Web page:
SuperCollider is one of the most expressive, elegant and popular programming languages used in contemporary computer music. It has become well known for its fantastic sound, strong object oriented design, useful primitives for musical composition, and openness in terms of aims and objectives. Unlike much commercial software, one of the key design ideas of SuperCollider is to be a tabula rasa, a blank page, that allows musicians to design their own musical compositions or instruments with as few technological constraints as possible. There are other environments that operate in similar space, such as Pure Data, CSound, Max/MSP, ChucK, LuaAV, and now JavaScript’s webaudio, but I believe that SuperCollider excels at important aspects required for such work, and for this reason it has been my key platform for musical composition and instrument design since 2001, although I have enjoyed working in other environments as well.

This book is the outcome of teaching SuperCollider in various British higher education institutions since 2005, in particular at the Digital Music and Sound Arts programme at the University of Brighton, Music Informatics at the University of Sussex, Sonic Arts at Middlesex University and Music Informatics at the University of Westminster. Lacking the ideal course book, I created a tutorial that I’ve used for teaching synthesis and algorithmic composition in SuperCollider. The tutorial’s focus was not on teaching SuperCollider as a programming language, but to explore key concepts, from different synthesis techniques and algorithmic composition to user interfacing with graphical user interfaces or hardware. I have subsequently used this tutorial in diverse workshops from Istanbul to Reykjavik; from Madrid to Rovaniemi.

An earlier version of this book was published on the DVD of MIT's The SuperCollider Book. The SuperCollider book is an excellent source for the study of SuperCollider and is highly recommended, but has different aims than this current book as it goes deeper into more specific areas, whilst the current book aims to be present a smoother introduction, a general overview and a specific focus on practical uses of SuperCollider. The original tutorial was initially released as .sc files, then moved over to the new .scd document format, and finally ported to the .html format that became the standard help file format of SuperCollider. SuperCollider documentation has now gained a new and fantastic documentation format which can be studied by exploring the new documentation system of SuperCollider. However, with this updated tutorial, I have decided to port it into a more modern ebook format that would be applicable in the diverse readers on different operating systems. I have chosen GitBook as the publication platform for this rewriting, as I can write the book in the attractive markdown format and use github for revision control. Furthermore, I can publish the book ad-hoc, get real-time feedback from readers, and disseminate the book in the typical modern ebook formats appropriate to most ebook readers.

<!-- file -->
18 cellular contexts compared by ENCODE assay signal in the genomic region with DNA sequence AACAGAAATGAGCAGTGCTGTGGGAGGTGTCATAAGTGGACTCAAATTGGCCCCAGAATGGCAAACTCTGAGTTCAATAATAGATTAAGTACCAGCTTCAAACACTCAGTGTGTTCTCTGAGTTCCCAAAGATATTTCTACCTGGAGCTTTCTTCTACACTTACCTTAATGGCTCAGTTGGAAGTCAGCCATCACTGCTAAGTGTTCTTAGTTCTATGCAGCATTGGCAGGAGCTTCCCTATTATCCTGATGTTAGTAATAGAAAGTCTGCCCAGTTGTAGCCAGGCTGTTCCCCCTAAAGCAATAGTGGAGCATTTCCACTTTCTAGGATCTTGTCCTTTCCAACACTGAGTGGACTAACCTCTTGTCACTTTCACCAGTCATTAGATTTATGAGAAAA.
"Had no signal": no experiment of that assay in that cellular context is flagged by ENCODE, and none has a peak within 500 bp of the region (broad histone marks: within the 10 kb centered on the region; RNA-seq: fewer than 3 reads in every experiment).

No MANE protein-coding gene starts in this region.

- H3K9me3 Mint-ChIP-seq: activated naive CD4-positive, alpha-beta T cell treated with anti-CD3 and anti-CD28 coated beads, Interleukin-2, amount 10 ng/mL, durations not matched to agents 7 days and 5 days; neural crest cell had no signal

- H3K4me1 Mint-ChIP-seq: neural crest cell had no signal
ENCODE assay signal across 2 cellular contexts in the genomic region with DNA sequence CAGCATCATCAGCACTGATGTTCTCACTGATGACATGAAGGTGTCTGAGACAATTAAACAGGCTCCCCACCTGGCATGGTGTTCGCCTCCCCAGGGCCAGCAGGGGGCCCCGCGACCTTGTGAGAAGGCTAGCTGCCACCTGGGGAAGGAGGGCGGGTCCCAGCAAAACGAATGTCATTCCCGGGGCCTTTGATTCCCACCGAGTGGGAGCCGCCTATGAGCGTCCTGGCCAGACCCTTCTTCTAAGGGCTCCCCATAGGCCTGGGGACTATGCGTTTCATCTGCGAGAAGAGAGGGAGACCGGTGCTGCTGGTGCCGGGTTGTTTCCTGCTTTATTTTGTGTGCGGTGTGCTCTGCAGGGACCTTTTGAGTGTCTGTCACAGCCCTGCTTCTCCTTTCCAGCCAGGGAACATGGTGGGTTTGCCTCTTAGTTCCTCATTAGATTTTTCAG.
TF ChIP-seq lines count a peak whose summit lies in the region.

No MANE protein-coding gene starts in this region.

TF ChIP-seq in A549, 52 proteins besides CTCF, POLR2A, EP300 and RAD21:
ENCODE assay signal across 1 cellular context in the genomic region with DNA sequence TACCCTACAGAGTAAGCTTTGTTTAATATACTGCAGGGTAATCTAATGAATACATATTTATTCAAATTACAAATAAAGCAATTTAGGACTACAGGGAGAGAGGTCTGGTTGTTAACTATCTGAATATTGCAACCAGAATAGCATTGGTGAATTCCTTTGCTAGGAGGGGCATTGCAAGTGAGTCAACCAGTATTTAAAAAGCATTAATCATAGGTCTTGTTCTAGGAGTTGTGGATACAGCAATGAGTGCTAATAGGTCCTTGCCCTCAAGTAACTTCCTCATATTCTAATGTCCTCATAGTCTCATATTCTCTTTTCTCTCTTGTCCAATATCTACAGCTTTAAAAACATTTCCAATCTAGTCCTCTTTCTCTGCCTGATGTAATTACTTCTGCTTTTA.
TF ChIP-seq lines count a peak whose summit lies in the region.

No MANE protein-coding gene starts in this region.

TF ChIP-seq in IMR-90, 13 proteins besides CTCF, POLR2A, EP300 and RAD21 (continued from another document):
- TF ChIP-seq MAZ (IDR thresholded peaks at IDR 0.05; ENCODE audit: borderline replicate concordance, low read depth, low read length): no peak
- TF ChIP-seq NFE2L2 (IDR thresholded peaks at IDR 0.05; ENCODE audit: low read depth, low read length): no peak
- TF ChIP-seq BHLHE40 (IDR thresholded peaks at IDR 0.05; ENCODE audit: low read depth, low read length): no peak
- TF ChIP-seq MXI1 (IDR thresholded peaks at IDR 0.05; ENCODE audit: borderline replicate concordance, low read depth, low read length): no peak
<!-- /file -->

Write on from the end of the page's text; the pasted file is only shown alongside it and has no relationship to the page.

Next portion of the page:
The aim with this book is the same as my initial tutorials written in 2005, i.e., to serve as a good undergraduate introduction to SuperCollider programming, audio synthesis, algorithmic composition, and interface building of innovative creative audio systems. I do hope that my past and future students will find this work useful, and I sincerely hope that it also is beneficial to anyone who decides to embark upon the exciting expedition into the fantastic and enticing world of SuperCollider: the ideal workshop for people whose creative material is sound.

I encourage any reader who finds bugs, errors, or simply would like a better explanation of a topic to give me feedback through this book’s [feedback channel]: (

Brighton, February, 2016.